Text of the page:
PIERRE-YvES LE DUC
The life of all that we behold Depends upon that mystery. Vain is the glory of the sky, The beauty vain of field and grove Unless, while with admiring eye We gaze, we also learn to love.
The Visions of Pierre-Yves le Duc
Almost two years ago, my husband Dahlan and I went to the studio of Pierre-Yves le Duc in
Naples, Italy as a courtesy to see a friend of a friend and ended up staying most of the day, mesmerized by the work. They look like angels, birds, bodies being crucified. They look like yoni. They are white on white; they are black on white, white on black. They look like the explosion of Vesuvius; they are phalluses from heaven entering the volcano, and they are holy brains as well.
In Pierre-Yves’ studio, what struck
spontaneous line and gives
me, besides the sheer beauty of
weight and importance to the
the work, was how the figures,
negative space, which in this
how the things he painted and
case is usually the main corpus—
drew felt so accurate. That is,
literally—as the white space is
they corresponded to how my
usually the body. “The white
body feels—not what I see, but
gives the invisible a certain
what I feel kinesthetically.
amount of tangibility,” he says.
The process by which Pierre-Yves
This gives the negative space
creates the paintings is laborious,
weight, especially in the
exacting work. From the initial
paintings where the line itself is
calligraphic gesture drawing, he
then left as raw linen canvas.
paints a negative many times
For Pierre-Yves, this is his way of
larger, which preserves both the
emphasizing the body as light.
If the answer is infinite light, why do we sleep in the dark? Paul Simon
Even as babies, we
skin seems to be
are mesmerized by
leaking from human
the light, by
movement of light.
Many of us retain this
fascination all of our
spend almost no time
lives. Le Duc is one. I
whatsoever in nature.
asked him about his childhood because I wondered how he came by the ability to feel his own body and translate to something visual. The whole aspect of being a human being who can inhabit oneâ€™s own
In fact, le Duc did spend a lot of time in the woods by himself, or drawing by himself because he was a lonely child who did not find it easy to fit with other people. Here now with this
work, there is the rowing toward humanity, rowing toward love, that perhaps in the beginning was not so readily given.
Le Duc as a person drawn to light, has made work which resonates with many aspects of the world from the sexual to the cosmic because one is drawn through his admiring eye, by his desire to learn to love. This desire is somehow visible on the canvas and it pulls us through the portal of the image. The loving does the workâ€” for him as an artist sweating it out 10 hours a day, and for us, for whom he has made a trail by the heat of his own desire.
So why isn’t le Duc’s
Le Duc looks straight
into the portal of life
and keeps looking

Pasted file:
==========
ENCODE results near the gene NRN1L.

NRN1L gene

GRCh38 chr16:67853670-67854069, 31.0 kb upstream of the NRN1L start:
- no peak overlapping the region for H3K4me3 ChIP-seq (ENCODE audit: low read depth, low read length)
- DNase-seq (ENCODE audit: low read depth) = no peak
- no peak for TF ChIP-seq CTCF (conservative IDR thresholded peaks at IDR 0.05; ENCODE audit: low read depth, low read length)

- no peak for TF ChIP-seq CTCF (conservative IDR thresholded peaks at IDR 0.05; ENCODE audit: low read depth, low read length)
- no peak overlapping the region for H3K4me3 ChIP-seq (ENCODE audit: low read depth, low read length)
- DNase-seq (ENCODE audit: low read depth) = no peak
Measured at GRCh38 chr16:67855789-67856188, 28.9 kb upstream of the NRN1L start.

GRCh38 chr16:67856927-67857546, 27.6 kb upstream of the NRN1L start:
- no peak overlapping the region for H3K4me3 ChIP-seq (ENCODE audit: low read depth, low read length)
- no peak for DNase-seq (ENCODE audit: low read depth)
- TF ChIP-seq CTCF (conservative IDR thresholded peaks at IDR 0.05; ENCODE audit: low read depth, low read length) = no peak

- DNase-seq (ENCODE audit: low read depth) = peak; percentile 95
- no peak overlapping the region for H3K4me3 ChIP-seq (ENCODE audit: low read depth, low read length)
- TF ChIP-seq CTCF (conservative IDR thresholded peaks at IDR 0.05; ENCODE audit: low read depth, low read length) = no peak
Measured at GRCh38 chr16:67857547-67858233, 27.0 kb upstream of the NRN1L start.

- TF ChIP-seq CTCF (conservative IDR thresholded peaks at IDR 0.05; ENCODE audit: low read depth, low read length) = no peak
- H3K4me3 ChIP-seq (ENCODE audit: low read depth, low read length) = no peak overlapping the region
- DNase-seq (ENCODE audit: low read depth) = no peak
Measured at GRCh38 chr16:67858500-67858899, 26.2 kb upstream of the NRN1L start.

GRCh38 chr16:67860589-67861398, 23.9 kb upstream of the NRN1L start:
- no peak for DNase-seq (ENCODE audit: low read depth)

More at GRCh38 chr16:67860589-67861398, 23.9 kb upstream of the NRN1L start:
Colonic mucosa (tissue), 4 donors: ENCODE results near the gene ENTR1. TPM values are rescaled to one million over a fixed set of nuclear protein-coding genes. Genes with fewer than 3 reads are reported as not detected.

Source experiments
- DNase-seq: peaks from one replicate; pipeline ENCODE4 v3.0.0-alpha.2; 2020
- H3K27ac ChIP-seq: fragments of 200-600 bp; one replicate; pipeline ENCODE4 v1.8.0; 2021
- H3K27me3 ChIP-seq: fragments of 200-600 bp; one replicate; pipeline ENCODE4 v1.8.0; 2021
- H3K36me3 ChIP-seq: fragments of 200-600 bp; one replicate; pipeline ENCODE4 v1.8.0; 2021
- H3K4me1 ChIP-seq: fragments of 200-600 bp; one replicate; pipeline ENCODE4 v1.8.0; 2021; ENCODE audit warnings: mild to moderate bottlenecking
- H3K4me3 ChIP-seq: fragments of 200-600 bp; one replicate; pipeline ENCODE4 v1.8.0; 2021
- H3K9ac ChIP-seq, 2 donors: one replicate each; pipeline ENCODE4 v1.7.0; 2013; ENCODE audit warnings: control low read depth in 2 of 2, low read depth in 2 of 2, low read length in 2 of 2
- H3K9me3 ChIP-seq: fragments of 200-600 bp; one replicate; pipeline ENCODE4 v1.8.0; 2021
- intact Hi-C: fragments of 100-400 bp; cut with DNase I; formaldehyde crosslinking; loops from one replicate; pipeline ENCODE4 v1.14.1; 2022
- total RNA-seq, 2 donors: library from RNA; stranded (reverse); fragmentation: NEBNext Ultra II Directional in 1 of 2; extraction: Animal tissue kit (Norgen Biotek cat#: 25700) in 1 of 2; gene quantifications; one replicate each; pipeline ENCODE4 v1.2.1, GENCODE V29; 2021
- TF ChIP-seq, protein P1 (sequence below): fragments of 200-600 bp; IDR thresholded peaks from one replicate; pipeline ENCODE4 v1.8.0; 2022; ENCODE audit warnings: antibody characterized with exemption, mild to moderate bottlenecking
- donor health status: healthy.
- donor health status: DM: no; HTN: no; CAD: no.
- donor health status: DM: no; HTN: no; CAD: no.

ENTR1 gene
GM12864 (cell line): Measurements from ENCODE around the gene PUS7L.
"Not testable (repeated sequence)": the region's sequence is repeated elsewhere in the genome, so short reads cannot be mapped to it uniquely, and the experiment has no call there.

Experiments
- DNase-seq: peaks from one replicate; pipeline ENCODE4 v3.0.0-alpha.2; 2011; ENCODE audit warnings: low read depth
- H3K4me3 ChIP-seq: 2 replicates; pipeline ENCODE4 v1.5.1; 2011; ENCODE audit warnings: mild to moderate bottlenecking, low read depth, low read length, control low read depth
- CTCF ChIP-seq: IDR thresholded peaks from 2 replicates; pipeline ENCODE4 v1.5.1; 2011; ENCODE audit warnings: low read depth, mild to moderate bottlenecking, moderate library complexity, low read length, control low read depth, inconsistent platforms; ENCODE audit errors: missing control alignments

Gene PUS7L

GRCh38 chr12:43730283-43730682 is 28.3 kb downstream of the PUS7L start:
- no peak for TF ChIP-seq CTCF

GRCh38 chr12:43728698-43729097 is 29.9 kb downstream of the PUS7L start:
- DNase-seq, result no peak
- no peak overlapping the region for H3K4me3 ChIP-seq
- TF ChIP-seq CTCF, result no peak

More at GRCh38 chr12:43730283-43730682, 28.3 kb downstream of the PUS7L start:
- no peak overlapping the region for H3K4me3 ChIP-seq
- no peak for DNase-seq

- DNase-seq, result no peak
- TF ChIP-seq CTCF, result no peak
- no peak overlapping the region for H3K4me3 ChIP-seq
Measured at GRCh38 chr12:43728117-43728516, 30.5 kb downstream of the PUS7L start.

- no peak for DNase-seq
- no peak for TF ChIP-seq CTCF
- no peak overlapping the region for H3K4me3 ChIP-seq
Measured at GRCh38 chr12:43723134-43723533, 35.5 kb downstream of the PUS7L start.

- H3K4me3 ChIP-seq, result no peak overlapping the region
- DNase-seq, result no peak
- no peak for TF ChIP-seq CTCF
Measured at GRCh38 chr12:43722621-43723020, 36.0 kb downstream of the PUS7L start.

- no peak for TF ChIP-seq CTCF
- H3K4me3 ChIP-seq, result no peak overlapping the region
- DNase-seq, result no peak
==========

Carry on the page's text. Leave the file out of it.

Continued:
about it, not the least
until the dimensions of
of which is the sheer
sex, birth and creation
effort and tedious
begin to be
amount of work it
illuminated. It is not
takes to make it,
that everything can
speaks to the desire to
be reduced to sex, it is
be with the
that sex is a reduction
foundational forces of
of the entire structure
life. Rilke, in his Letters
of nature and the soul.
to a Young Poet, says that he had to leave the church because it refused to deal with sex.
“Reality is a fulcrum…if you don’t have something on which to stand, then where can you go from there?” le
These are where my
Duc says. “That’s the
real questions are!
base of humanity, it’s
Rilke says. If you do
how we keep the
not help me in this
species alive and it’s
beginning question, if
the waters of my life
are muddied here at the font, how can anything else ever come right?
“What is most interesting to me now is the fragility of humanity. This is how I feel about the world at this time. Personally we are fragile and the world right now is fragile. There is a precariousness to the human race…The only salvation for the human race would be something spiritual. “I hope my work can be a window on another dimension of the world, a heightened awareness.” For himself, le Duc also creates a heightened awareness. “I don’t just want to make art that is easy to understand, [though I want people to have access and I don’t want to be obscure] but I want to make things that feel real to me. Some artists do market studies but what I am trying to do is more like extreme sports. It creates destabilization in the observer. Not something prepackaged, but that has an element of risk. Until the last moment, I don’t know what that work will give. The risk is what drives me.” The paintings are an exposure of something that is usually hidden, the fact of making them is a risk and an exposure with the intention toward making the gaze sacred. That is the work of turning from a purely aesthetic gaze to the effort required when we allow something to work on us, expose us—the viewer or the maker—until in penetrating the essence of the thing, we learn to love.
Sacred Portal: The Exhibition Sacred Portal is on exhibit at the Bill Lowe Gallery through April 30, 2012.
Bill Lowe Gallery 1555 Peachtree St NE, Suite 100 Atlanta, GA 30309
Pierre-Yves le Duc
Sacred Portal © 2012 Mythic Imagination Institute All Rights Reserved
Artwork © 2012 Pierre-Yves le Duc All Rights Reserved
Photography © 2012 Dahlan Foah All Rights Reserved
Mythic Imagination Institute 659 Auburn Ave, Suite 266 Atlanta, GA 30312
The Art of Myth Portfolio series featuring the artwork of Pierre-Yves le Duc.